UPAA Blog 2022-23 #5 - 10/27/22 (photo above by Arden Barnes)

If you've paid any attention to the Monthly Image Competition, you've noticed their work. If you attended the 2022 Symposium at the University of Georgia, you saw them work. Who? The Marks: Mark Cornelison of the University of Kentucky, and Mark DiOrio of Colgate University. The guys with the 4x5 cameras. 

And if you saw them at work you know that 4x5 film photography is a serious commitment to a craft and process, with upside-down framing, manual everything and several days between tripping the shutter and seeing the result. Sure it's great for a hobby, but is it relevant in our day-to-day of a bazillion frames-per-second and what-you-see-is-what-you-get mirrorless instantaneousness? Both the Marks say yes. 

Settle in and read on... -Ed.



My second year photo class at Eastern Kentucky was all shot on 4x5. Later in my professional career I bought one for my newspaper work (Lexington Herald Leader) and used primarily Polaroid Type 55 and shot a bunch of athletes/coaches with it. They were always a big hit and very unique especially after everything went digital. Those first digital cameras seemed great but in hindsight were really rough. So shooting that film was great because I could show the players a positive on the spot and have a negative to scan later without going through the darkroom process.

I am not 100% sure about the math when it comes to large format lenses.  For example a 90mm or 127mm large format lens is considered wide angle so I made a few mistakes buying lenses at first. I mostly used a 150mm early on which was close to a normal lens.  Polaroid Type 55 was discontinued so I bought several boxes of it for $100+ each...but didn't store it correctly and it all dried up on me over time. What a waste of money and cool film.

Over the years I would be influenced by a lot of people and their photos in large format. I would look around for some cool lenses and it was hit and miss. Finally I saw Dave Burnett’s Olympic photos from 2012 and LOVED it. I loved the imperfections, the scratches, chemistry marks, and film grain. Man the film grain really got me.


(photo by Mark DiOrio)

When I scanned my first negative I was like “what the hell is this” and it was my old friend film grain back in my life. As I write that last sentence  I realize digital photography was/is not really my love. When I was in newspapers with tight deadlines it was amazing but at this point in my career I don’t need that perfection. As for film, I have tried several and at first told myself I was gonna be a Tri-X guy again, really for no reason. Over time I tried several and now love the Ilford HP5 (400). It was a little cheaper than Kodak and looked great. 

(photo by Arden Barnes) Mark Cornelison looks at negatives on a light box.

I still screw up quite often, many times on composition. If I am shooting outside where it’s bright, or even inside sometimes I don’t put that extra look on my edges and corners and the end result is not always what I wanted in a perfect world.  

I'm fortunate to have access to the UK Art department darkroom and chemistry so going over there and processing is a great break from routine.  Each tank holds 12 pieces of film and when I shoot too much I usually develop two tanks at once and that’s a pain but necessary. I don’t have the patience to process 12, then do the whole process again. I wanna SEE stuff! Ha!. Loading the tanks was problematic at first till I figured it out and I had some film touches etc.  Always painful to have a film touch even on 35mm.   After processing I dry the negatives and shoot them on a light table with a 5DmarkIV.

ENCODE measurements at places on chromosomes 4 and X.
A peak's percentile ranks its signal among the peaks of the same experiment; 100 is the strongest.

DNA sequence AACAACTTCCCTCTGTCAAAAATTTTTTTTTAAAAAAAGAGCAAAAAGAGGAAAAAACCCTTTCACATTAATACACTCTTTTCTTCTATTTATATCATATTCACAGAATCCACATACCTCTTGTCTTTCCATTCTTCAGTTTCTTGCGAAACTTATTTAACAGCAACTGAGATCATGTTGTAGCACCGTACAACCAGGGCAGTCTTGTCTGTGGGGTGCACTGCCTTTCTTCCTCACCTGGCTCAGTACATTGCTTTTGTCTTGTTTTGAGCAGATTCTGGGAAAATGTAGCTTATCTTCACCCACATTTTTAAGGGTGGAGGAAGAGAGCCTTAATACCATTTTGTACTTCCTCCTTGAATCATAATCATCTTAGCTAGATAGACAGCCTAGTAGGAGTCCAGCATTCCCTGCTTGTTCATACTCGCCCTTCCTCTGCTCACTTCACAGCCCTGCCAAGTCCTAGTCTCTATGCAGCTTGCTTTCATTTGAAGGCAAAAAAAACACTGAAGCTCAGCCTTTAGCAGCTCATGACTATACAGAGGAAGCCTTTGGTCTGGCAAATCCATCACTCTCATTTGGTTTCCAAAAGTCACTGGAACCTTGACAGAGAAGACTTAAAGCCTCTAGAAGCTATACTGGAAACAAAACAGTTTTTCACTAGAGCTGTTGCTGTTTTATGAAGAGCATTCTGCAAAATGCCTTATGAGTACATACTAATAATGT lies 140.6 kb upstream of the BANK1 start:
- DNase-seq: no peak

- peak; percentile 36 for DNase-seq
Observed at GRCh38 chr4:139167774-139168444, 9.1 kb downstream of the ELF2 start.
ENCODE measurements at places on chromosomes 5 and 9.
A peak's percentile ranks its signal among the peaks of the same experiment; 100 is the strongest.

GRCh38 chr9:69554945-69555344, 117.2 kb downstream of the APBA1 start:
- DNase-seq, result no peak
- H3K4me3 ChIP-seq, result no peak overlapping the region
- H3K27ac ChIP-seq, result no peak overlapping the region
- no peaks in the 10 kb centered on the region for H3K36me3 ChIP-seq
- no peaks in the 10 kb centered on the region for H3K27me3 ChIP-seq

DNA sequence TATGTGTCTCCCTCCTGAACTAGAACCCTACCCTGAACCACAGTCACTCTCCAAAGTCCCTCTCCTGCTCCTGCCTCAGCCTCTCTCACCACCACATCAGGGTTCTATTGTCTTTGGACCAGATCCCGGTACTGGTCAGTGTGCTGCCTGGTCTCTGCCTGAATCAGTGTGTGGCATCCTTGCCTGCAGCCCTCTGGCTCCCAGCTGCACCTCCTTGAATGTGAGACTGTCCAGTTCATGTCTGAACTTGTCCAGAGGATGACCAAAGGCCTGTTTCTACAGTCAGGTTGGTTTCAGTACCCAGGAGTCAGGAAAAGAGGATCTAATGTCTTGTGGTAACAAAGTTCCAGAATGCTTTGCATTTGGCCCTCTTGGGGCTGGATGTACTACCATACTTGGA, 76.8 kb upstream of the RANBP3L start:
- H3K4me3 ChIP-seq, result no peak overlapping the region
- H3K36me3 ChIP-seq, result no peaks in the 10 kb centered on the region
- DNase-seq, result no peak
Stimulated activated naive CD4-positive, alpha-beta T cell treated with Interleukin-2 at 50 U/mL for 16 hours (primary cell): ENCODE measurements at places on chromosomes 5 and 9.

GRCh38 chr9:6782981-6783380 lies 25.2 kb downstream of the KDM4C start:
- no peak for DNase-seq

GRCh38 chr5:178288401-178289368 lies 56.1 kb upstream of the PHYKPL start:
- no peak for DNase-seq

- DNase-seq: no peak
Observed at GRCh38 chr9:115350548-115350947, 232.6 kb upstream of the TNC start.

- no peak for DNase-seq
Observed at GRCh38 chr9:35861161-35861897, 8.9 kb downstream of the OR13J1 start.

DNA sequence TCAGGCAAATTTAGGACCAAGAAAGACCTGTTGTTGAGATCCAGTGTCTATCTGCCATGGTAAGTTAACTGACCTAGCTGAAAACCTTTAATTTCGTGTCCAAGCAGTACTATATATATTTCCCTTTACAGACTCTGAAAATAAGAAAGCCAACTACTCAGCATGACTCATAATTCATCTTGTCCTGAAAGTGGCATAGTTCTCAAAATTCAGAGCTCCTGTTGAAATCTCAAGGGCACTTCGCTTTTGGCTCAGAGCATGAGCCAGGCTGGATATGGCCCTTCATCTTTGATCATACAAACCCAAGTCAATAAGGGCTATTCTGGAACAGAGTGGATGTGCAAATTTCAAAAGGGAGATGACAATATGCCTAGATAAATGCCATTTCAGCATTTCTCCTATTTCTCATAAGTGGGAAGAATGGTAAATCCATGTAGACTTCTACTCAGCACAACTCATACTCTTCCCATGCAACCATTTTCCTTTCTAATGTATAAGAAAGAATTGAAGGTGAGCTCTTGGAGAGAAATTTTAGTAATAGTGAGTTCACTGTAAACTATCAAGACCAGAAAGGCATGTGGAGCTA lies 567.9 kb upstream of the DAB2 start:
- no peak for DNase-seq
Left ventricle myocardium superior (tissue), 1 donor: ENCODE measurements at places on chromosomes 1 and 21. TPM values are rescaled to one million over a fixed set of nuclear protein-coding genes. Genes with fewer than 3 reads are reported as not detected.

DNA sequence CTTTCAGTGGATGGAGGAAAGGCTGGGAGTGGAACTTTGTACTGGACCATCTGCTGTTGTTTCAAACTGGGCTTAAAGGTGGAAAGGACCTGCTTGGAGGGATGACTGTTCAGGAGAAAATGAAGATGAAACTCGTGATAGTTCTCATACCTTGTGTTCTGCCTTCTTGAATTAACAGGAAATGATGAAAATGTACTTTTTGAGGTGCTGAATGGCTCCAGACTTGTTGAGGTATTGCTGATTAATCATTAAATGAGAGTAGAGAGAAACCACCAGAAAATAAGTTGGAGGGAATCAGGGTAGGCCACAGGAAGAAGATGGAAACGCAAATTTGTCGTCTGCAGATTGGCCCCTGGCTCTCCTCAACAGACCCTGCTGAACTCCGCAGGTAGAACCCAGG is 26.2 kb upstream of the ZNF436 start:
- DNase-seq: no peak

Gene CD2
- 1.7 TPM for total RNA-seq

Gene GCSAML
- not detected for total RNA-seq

(photo by Arden Barnes) The analog-to-digital conversion with a Canon 5DIV.

For my university work I generally use the camera for portraits. I used to joke with people that  someone had to “earn” the Speed Graphic treatment.  I remember going to shoot a coach once  and I walked in and someone said, “are you using the old camera?" And I said, "No, he hasn’t earned it yet!”  Probably sounded like a d$@* but everybody laughed and the coach didn’t hear me.

(photos by Mark Cornelison) UK athletes photographed with the ironically-named Speed Graphic.

A new designer saw one and told me “I can “kind of” make one look like that in PhotoShop and I said  why do that when we have the real thing.  If you think about it, a lot of apps are based on actual older photography methods.  Athletics has embraced these and uses them on social media a bunch.  Its interesting though because I still feel like the real appreciation comes from holding and looking at a print. I generally give everyone I shoot one signed 8x10. Not sure if that is vain or not, but I think they helped make the photo work and I want them to see it in a print.

Mark occasionally uses the 4x5 at events--obviously not for short deadline work--and even has a "SLR" 4x5.

I have done a few events but the process is so slow it’s not great for that. I have a SLR 4x5 that I have used on a few events and have a new one being made right now so once I have that, I may stretch out a bit with it. Being able to have it as an SLR really frees you up. I have always loved printing things full frame. We used to file the edges of the negative carrier at the paper when shooting 35mm, or 2 ¼, and I do the same with 4x5. I’m sure it is just dumb pride but I like to show people what I meant the shot to be , not save it later with a crop. No offense to the croppers. I do it on my “regular” school work! Some of my 4x5’s don’t get posted anywhere because I missed it somehow. The focus plane on the Aero Ektar lens is razor thin and sometimes I miss the shot. Either the subject moved a little, or I did, and sometimes I am stubborn and want to shoot at f2.5 when I shouldn’t. I don’t get all the bellows factor talk. I just know it cuts your DOF, and also your exposure. I was told if you have the bellows extended a lot your DOF becomes more like an F0.9 or something crazy. Either way I love the look and am fine with some of the mistakes. 

I don’t shoot in color. Not yet anyway. Being able to process myself has been too convenient and I didn’t wanna mess with the critical temperatures of color processing. Maybe later.

(photo by Arden Barnes) Mark sleeves a photo he made of 2022 UPAA speaker Eli Reed.